Kenya is considering revising downwards the minimum amount of money required to invest in companies that own and operate income-generating property projects.
This follows investors’ lukewarm appetite for real estate investment trusts (REITs), the investment vehicles that were introduced by capital markets regulators to help small and individual investors own pieces of the lucrative property market.
The EastAfrican has learnt that the slow uptake of REITs is as a result of poor marketing, competition from alternative investment opportunities such as government securities, and the risky nature of REITs as investment vehicles.
Regulators are now considering new incentives to encourage investments in the REITs.
“REITs are a purely new concept and an extremely risky investment. We need to sit down again with industry stakeholders and agree on the minimum application amount that will allow investors to take up the risks,” an industry source said.
NSE chief executive officer Geoffrey Odundo said poor marketing has led to the slow uptake of REITs as many people still don’t understand it.
“REITs is a new product. We are now doing a lot of public education and training for trustees, and we will have a lot of engagement with the issuers,” said Mr Odundo.
Kenya introduced a Development Real Estate Investment Trust (D-REIT) setting the minimum application amount at Ksh5 million ($50,000), but only one company has floated the shares and it has struggled to win the confidence of investors.
Fusion Capital Ltd, a Kenyan private equity firm and real estate developer, came onto the NSE on June 23 with a D-REIT, the first of its kind on the Kenyan market, aiming to raise Ksh2.3 billion by selling 100 million units priced at Ksh23 ($0.23) apiece to professional investors.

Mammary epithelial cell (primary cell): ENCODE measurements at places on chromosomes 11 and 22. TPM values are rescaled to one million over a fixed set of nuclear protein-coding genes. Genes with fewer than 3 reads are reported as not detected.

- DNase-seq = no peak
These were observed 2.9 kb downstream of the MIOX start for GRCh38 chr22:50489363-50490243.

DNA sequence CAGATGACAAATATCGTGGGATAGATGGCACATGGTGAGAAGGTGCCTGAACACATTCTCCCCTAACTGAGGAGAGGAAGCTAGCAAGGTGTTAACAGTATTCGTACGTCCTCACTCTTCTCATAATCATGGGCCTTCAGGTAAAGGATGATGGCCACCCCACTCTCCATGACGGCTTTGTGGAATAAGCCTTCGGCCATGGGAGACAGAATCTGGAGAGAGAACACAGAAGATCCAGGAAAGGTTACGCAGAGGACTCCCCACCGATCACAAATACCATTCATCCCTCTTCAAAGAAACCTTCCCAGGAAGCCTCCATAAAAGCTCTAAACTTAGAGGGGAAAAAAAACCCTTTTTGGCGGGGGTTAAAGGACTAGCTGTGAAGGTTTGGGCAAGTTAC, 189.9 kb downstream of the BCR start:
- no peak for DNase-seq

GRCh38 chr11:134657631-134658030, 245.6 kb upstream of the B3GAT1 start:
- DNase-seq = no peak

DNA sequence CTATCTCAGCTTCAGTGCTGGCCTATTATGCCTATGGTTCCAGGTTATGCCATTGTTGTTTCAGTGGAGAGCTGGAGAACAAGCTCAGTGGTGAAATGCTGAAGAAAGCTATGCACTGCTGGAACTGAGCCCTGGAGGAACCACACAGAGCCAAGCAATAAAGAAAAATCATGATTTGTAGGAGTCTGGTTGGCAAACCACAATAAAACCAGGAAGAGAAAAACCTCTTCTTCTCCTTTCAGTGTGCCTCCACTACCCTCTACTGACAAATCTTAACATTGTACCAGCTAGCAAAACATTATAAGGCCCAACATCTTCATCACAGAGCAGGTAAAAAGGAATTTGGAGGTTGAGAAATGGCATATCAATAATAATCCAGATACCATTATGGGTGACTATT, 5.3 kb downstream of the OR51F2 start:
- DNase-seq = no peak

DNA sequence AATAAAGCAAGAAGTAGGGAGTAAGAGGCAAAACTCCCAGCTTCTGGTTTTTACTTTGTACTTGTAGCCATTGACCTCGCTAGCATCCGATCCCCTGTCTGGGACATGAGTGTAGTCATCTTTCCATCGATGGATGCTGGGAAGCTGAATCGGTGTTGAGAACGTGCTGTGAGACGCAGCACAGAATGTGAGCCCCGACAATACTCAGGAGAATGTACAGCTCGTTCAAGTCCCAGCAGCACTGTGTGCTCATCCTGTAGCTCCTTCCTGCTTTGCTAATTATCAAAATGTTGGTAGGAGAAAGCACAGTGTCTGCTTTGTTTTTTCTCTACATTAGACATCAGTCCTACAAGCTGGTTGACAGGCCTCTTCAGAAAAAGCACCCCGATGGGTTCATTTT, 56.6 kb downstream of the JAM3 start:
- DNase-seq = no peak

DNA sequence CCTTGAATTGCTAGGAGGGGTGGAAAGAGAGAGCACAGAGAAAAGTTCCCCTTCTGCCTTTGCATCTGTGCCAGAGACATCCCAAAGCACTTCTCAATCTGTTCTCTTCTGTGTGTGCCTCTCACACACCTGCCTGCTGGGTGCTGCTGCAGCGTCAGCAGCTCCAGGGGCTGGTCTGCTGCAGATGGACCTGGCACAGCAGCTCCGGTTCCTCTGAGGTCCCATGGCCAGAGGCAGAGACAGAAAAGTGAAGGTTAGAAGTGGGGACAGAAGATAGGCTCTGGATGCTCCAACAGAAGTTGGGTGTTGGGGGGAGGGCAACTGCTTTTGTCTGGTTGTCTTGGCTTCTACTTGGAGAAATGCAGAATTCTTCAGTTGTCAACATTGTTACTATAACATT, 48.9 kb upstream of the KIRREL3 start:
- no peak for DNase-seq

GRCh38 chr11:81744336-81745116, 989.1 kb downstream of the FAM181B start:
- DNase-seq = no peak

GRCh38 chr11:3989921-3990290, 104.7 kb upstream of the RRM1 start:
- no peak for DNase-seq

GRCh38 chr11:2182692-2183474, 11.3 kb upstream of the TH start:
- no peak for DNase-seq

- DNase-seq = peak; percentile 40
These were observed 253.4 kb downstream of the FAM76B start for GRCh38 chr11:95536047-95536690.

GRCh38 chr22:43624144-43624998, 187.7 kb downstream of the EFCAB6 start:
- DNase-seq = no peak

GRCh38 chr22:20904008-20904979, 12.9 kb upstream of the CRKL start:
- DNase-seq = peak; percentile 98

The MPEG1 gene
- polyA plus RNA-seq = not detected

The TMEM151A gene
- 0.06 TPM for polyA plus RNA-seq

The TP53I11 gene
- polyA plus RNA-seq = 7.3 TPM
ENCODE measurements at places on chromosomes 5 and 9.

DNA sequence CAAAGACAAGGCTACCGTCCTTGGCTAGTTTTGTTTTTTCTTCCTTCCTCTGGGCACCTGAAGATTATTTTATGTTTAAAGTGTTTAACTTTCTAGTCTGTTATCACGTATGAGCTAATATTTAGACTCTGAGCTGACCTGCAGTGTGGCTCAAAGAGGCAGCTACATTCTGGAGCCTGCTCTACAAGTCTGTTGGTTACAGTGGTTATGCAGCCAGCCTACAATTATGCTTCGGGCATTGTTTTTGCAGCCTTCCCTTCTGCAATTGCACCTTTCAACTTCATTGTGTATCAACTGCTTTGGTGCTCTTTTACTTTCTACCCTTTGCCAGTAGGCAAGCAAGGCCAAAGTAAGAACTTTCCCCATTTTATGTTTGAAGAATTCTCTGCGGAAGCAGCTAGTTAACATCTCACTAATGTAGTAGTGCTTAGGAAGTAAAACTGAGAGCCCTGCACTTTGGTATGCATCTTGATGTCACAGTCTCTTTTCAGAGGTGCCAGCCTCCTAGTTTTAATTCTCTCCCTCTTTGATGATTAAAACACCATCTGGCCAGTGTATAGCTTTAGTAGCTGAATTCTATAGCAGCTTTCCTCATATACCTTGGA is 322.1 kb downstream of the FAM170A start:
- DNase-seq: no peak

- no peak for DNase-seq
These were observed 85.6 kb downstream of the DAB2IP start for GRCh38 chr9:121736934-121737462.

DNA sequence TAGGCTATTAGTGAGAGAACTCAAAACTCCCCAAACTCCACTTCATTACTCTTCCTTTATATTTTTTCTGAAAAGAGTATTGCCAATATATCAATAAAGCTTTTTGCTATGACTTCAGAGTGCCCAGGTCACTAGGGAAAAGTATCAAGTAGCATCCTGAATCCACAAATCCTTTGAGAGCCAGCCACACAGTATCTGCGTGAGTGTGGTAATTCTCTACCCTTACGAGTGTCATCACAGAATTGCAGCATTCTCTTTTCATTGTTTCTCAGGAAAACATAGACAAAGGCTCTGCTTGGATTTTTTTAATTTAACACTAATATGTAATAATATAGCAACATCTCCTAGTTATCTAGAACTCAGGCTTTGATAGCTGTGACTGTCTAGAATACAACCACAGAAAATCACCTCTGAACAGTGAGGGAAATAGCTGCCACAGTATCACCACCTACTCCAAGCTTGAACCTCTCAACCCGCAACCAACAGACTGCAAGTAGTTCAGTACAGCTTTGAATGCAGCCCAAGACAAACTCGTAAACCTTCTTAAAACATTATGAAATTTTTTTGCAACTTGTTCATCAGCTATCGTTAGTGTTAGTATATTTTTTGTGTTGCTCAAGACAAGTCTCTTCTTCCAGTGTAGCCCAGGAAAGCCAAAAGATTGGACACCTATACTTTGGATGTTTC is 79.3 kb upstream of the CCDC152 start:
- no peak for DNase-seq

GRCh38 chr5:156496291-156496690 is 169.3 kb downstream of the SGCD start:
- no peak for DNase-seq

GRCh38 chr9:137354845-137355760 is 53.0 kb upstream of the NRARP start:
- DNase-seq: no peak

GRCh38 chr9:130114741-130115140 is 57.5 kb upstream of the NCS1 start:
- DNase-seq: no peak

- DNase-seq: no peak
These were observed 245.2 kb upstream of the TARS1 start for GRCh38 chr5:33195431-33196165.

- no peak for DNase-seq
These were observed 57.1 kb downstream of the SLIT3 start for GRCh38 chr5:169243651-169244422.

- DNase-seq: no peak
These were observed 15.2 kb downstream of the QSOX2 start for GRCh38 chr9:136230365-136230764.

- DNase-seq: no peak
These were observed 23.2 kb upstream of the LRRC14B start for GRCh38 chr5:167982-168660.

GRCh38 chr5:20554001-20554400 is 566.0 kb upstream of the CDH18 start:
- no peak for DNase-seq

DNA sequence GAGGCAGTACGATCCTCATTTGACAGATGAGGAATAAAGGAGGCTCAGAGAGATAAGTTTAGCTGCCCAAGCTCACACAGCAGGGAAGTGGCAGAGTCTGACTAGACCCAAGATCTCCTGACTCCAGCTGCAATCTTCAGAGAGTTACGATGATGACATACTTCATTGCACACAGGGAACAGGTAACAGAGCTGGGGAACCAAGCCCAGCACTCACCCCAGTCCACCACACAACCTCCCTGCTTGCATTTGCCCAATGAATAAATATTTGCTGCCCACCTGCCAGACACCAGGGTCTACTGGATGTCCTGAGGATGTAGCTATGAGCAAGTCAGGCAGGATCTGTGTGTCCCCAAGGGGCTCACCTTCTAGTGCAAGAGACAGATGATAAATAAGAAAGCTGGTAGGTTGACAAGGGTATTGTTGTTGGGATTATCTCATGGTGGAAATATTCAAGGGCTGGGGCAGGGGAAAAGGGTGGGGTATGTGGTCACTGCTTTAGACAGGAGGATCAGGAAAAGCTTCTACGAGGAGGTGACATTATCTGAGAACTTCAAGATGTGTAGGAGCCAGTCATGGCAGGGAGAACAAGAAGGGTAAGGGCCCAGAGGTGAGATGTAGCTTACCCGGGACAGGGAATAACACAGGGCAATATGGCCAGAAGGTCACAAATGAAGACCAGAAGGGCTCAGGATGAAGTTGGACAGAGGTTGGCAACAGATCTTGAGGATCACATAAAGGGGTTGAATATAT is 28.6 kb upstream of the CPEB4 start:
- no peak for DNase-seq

The offer was set to close on July 15 but was extended by three weeks to August 4, after failing to get enough buyers.
Last year, Kenya’s first Income-Real Estate Investment Trust (I-REIT) issued by Stanlib Investments raised Ksh3.6 billion ($36 million), less than one-third of the targeted Ksh12.5 billion ($125 million).
Analysts attributed the low performance to competition from other investment instruments and the market’s poor understanding of the concept.
Stanlib Kenya Ltd however set the success threshold at Ksh2.6 billion ($26 million), and termed the issue a success and ripe for listing.
Last week, Kenya’s real estate firm Superior Homes announced that it would list on the NSE’s Growth Enterprise Market Segment (GEMS) by way of introduction, to improve visibility.
House prices in Kenya recorded a marginal increase during the second quarter (April-June) of 2016.
According to the Kenya Bankers Association’s Housing Price Index, the average cost of houses across the country increased by 1.74 per cent in Quarter 2, compared with the 1.4 per cent rise recorded in the first quarter of the year.
The house price movement in the second quarter of 2016 is attributed to market demand and supply dynamics in the sector.